Industry Pulse In Depth: Industry Needs to Prepare for Voice Over Internet Protocol

MARKHAM, Ontario, Canada –  With contractors, central stations and other security professionals already dealing with alarm system users switching their telephone service from their regular land line to cellular or DSL (digital subscriber line), there’s now another form of telephone service growing in popularity. Whether they like it or not, electronic security professionals need to be ready for voice over Internet protocol (VoIP).

That’s the conclusion of a new study by the Canadian Security Association (CANASA) that looks at what VoIP will mean to the industry and to create awareness of the new protocol. “I believe it’s here to stay,” says CANASA Executive Director Tracy Cannata of VoIP.  “It’s a sign that the industry is changing and we need to make sure we’re involved in it.”

Also called IP telephony, VoIP involves the transmission of telephone calls over a data network. Phone service over the Internet is nothing new. The difference now is that users now have the capability to hook up their conventional telephone sets through an interface box without using a computer as the “middle man.”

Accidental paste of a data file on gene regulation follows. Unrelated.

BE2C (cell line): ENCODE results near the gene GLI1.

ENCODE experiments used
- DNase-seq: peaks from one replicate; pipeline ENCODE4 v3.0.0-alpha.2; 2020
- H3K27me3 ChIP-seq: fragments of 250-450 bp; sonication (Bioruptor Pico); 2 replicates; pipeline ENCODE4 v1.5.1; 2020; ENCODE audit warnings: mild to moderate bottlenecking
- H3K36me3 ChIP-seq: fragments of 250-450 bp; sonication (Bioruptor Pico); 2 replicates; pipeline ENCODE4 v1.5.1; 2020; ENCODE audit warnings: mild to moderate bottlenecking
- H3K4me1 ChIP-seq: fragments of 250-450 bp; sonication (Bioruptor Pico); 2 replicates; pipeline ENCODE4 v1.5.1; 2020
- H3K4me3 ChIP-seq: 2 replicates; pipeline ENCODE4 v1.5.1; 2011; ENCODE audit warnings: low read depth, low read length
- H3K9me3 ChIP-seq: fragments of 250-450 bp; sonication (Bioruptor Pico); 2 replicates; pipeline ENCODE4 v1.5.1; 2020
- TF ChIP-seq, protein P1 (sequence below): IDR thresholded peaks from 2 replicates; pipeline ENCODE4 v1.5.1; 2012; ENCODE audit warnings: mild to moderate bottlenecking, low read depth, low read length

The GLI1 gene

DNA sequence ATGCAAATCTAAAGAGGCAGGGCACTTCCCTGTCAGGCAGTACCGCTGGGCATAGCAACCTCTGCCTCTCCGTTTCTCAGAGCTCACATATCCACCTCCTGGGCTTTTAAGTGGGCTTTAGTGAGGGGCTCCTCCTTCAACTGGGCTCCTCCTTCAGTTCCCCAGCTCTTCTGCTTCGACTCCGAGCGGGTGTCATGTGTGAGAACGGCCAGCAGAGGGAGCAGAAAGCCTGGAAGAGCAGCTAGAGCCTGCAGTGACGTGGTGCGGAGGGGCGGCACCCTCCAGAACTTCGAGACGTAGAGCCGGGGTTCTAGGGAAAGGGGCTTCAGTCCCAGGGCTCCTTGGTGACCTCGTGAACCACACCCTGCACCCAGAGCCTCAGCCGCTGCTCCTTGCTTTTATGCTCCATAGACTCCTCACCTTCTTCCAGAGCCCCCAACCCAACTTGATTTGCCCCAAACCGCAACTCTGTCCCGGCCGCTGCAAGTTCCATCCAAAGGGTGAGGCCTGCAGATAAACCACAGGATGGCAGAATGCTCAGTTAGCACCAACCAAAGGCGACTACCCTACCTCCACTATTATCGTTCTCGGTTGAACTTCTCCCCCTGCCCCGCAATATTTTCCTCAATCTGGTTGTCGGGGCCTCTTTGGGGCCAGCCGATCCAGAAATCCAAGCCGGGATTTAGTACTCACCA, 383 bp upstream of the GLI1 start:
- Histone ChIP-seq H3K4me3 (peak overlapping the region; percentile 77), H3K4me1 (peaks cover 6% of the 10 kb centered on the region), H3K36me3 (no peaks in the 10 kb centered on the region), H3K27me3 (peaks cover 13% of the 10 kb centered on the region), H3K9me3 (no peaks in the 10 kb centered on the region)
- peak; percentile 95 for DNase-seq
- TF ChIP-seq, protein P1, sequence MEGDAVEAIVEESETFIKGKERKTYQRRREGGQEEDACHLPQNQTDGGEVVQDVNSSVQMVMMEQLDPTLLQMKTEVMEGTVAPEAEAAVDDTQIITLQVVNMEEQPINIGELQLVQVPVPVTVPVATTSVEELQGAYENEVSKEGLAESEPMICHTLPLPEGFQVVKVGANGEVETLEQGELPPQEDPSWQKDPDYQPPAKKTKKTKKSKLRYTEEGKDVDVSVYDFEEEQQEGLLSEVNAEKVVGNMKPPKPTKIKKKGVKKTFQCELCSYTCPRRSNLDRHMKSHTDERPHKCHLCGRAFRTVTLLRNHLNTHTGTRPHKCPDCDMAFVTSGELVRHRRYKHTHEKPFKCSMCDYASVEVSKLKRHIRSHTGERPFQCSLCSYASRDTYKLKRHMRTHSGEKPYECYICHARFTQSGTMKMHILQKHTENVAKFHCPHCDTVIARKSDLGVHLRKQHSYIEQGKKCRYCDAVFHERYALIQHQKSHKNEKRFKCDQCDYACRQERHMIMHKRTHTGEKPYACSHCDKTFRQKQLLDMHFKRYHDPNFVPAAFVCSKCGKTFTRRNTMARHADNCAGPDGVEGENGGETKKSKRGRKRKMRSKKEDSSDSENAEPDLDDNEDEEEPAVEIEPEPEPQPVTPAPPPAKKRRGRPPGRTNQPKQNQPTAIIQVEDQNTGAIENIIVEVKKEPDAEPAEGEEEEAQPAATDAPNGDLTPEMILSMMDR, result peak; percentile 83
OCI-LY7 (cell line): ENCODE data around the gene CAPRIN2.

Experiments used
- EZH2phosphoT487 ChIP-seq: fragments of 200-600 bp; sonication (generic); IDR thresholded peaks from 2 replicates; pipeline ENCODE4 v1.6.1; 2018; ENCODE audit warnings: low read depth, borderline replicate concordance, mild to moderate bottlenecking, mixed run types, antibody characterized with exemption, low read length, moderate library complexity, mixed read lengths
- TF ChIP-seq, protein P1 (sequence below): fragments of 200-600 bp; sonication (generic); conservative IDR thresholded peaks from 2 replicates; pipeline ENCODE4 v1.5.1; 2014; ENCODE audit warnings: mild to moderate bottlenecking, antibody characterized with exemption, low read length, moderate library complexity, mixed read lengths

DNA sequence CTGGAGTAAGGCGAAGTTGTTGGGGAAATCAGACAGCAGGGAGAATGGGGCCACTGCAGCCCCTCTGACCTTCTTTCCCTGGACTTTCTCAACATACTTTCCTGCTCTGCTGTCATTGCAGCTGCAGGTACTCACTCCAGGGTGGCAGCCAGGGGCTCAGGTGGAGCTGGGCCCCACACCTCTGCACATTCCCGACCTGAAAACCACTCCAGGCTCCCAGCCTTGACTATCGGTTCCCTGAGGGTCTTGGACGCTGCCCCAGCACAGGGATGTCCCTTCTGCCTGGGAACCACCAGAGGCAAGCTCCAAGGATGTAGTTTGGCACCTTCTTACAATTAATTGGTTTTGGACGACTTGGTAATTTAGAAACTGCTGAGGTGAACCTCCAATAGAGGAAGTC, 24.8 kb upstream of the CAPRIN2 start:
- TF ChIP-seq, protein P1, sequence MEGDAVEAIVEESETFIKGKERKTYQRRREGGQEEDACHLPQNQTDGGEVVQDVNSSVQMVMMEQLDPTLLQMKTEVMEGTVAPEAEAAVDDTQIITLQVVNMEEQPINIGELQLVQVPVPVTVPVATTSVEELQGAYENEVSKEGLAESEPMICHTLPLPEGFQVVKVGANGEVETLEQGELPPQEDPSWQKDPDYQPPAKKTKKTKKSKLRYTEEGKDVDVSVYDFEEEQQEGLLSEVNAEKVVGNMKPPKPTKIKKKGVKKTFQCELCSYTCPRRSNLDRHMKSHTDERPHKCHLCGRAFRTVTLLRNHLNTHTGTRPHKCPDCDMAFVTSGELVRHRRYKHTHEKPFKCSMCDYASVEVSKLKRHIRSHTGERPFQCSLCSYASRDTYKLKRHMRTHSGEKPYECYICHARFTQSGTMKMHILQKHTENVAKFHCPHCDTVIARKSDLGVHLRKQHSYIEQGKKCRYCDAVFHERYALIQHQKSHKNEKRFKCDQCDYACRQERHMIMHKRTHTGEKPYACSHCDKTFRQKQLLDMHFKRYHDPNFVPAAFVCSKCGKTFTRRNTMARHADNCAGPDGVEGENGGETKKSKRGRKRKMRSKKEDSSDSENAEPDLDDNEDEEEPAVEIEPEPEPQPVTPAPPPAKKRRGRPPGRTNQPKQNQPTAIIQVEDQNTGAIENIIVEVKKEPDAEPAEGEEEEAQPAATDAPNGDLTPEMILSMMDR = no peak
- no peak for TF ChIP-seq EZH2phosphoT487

Bruce Boyd is president of Commend Int’l, which has introduced an intercom system that uses IP.  Boyd says there are huge cost savings for using IP, especially for larger installations. He uses as an example an installation of Commend’s system by a Fortune 100 company that had 18 different buildings. “If I were to hook up that system using fiber optics, I would need 18 servers, 36 modems and 36 interface boards,” Boyd says. “Here, I’m going to have 19 IP interfaces for my servers.”

Texas Instruments (TI) manufactures a product that allows for the easy integration of an existing video surveillance system to VoIP called the “Video Security over Internet Protocol (VSIP) Development Platform.” Yvonne Cager, who handles DSP (digital signal processing) video solutions marketing for TI, says one advantage of IP is its ability to connect analog devices to a digital network.

“The ability to do remote video monitoring is enhanced by it. It has the potential to connect several analog cameras to one box,” says Cager.

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